Although the food services industry has been cited in the past for its lack of climate performance improvements, U.S. Foodservice-Los Angeles and Lifespan Catering Services are earning “green” certifications and accolades for their sustainability efforts.
As an example, U.S. Foodservice-Los Angeles recently earned a Green Business Certification from the Institute for Green Business Certification (IGBC). The audit looked at the company’s green initiatives across 10 categories including waste reduction, recycling, reduction in office material usage, purchasing, energy savings, water conservation, pollution prevention, reduction in chemical usage, proper handling of pollutants and reduced emissions.
Some of the facility’s efforts include reducing its fleet’s “idle time” and increasing fuel efficiency, which saves 30,000 gallons of fuel in its service area, and implementing a recycling program that saved the company more than $12,000 in landfill costs.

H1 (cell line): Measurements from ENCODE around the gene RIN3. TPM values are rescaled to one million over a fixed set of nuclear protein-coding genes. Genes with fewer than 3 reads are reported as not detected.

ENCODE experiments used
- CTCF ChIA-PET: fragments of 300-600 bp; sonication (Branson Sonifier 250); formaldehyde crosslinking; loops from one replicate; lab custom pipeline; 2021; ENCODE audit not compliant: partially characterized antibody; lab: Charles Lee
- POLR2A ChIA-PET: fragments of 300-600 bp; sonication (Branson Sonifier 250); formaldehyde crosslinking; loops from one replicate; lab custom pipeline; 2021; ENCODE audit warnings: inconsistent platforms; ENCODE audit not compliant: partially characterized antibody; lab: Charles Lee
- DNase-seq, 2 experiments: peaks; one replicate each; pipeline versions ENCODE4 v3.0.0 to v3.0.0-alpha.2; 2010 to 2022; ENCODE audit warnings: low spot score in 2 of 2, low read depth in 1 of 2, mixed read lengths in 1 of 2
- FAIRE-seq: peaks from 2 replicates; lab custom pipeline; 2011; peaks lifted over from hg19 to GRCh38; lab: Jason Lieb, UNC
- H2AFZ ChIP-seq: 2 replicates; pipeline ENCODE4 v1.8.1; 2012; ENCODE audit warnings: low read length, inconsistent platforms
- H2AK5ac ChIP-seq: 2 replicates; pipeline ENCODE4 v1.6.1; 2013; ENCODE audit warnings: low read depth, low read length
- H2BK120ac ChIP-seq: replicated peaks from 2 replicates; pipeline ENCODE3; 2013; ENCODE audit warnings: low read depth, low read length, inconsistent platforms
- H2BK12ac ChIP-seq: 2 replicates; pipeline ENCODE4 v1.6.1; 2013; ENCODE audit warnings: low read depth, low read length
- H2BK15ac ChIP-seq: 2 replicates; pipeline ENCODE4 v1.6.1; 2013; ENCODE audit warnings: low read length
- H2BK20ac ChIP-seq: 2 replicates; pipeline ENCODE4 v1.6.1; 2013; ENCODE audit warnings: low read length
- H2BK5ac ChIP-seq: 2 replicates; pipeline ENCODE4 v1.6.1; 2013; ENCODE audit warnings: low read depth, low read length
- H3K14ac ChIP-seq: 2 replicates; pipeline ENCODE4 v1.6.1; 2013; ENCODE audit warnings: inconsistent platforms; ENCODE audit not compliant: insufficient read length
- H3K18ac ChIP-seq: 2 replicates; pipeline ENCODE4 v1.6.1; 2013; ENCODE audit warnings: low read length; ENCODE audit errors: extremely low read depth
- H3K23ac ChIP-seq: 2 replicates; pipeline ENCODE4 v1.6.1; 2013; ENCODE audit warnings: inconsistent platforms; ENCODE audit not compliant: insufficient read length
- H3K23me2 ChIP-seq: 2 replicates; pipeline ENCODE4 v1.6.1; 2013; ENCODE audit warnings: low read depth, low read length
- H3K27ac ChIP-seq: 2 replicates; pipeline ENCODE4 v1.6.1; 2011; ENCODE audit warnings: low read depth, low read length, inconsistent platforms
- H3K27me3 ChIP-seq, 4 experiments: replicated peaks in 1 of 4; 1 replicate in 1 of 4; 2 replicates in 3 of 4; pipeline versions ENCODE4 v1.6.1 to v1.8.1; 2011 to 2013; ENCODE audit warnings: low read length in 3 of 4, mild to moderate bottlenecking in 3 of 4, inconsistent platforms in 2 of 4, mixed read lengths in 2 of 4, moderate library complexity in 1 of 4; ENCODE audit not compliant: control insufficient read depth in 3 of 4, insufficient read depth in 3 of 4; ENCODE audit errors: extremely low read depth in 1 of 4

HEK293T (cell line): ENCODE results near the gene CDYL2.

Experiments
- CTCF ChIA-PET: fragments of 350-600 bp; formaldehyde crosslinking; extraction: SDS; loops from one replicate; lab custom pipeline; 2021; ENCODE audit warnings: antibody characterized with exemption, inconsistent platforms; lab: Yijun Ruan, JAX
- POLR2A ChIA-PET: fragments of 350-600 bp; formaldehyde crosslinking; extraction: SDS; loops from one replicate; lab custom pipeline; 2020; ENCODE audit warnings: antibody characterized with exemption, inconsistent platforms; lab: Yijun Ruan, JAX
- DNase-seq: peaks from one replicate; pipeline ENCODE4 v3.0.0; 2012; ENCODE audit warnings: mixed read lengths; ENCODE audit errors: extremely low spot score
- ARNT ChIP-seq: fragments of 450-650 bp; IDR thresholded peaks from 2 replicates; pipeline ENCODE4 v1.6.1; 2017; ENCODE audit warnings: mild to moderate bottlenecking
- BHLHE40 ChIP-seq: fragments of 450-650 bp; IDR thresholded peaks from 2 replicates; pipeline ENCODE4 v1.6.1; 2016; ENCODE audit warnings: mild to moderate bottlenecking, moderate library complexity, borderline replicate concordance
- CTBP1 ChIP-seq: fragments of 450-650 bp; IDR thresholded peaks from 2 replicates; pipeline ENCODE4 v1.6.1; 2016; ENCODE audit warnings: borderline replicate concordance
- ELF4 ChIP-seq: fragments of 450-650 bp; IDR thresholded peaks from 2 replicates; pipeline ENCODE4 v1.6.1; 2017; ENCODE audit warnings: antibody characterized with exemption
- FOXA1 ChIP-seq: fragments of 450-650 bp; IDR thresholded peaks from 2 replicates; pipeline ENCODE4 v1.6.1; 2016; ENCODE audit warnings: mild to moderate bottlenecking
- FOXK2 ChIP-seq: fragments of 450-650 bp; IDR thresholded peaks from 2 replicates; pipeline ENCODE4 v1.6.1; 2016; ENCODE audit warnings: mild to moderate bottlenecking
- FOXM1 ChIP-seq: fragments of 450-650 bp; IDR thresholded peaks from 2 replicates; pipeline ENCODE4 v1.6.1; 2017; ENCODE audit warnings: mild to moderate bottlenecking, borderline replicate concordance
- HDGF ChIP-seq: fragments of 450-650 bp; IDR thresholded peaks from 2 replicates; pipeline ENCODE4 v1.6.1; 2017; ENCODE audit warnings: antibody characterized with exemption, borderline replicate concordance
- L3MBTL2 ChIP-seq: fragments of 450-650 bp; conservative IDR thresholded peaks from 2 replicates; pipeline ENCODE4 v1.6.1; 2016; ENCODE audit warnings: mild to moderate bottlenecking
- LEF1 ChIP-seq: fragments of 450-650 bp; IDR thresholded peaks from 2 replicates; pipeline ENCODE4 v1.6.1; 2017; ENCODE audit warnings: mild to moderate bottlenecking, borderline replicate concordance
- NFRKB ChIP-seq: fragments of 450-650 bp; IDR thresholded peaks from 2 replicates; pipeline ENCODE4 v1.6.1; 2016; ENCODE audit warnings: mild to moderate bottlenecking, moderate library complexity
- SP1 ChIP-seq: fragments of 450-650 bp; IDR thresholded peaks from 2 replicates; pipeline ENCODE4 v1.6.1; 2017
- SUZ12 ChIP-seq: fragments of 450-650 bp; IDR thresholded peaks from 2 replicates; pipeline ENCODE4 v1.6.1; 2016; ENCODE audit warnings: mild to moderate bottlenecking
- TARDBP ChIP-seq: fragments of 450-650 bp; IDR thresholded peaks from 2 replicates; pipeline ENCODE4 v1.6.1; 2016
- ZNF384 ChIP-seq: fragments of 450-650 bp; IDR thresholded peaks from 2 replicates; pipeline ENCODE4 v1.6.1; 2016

The company also reduced its energy consumption by using efficient lighting in the warehouse and dock areas and a computerized management refrigeration system, which together save more than 1.1 million watts annually. The facility has also expanded its sustainable product lines. It also uses less shrink wrap to secure products stored in the warehouse.
Other companywide energy-saving efforts include an expansion project at U.S. Foodservice- Kansas City, which includes several energy-efficient measures, and U.S. Foodservice-Atlanta’s shift to biodiesel for its entire delivery fleet, cutting CO2 emissions by nearly 788,000 pounds or about four percent annually.
Across the pond, a year after receiving the ISO 14001 environmental standard certification, UK-based Lifespan Catering Services, which provides 32,000 portions of hospital food each day, has maintained its commitment to carbon footprint reduction, according to a recent report from British Standards Institution (BSI).
BSI gave the caterer high marks for continuing to work toward carbon footprint reduction, including efforts to decrease the amount of red meat and diary products used in its meals, and sourcing more than 80 percent of its ingredients within an 80-mile radius.